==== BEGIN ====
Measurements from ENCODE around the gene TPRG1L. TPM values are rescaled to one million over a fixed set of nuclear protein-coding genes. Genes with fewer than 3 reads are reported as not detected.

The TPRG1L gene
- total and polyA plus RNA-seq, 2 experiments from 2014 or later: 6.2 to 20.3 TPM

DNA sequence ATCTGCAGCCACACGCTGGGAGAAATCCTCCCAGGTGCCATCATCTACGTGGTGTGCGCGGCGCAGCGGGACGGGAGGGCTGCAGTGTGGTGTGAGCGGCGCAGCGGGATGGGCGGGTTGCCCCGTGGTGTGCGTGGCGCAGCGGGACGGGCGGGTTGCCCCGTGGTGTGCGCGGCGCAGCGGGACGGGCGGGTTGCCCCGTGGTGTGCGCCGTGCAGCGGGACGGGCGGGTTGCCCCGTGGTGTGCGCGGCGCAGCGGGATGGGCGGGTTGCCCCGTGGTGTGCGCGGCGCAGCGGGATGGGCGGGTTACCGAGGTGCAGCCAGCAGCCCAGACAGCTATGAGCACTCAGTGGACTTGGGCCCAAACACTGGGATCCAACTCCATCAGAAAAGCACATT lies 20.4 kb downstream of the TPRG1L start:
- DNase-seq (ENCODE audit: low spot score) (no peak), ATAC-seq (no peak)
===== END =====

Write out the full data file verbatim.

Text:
Measurements from ENCODE around the gene TPRG1L. TPM values are rescaled to one million over a fixed set of nuclear protein-coding genes. Genes with fewer than 3 reads are reported as not detected.

The TPRG1L gene
- total and polyA plus RNA-seq, 2 experiments from 2014 or later: 6.2 to 20.3 TPM

DNA sequence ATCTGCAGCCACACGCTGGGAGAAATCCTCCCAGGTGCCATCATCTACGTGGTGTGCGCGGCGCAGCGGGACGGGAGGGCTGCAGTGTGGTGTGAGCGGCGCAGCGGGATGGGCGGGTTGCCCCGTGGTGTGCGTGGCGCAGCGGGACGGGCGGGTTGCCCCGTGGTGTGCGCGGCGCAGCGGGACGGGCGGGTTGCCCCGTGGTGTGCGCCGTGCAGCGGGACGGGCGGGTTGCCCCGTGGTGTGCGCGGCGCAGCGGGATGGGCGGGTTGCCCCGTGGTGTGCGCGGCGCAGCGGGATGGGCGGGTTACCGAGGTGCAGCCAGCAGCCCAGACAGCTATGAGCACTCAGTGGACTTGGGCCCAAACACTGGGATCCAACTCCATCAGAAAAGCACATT lies 20.4 kb downstream of the TPRG1L start:
- DNase-seq (ENCODE audit: low spot score) (no peak), ATAC-seq (no peak)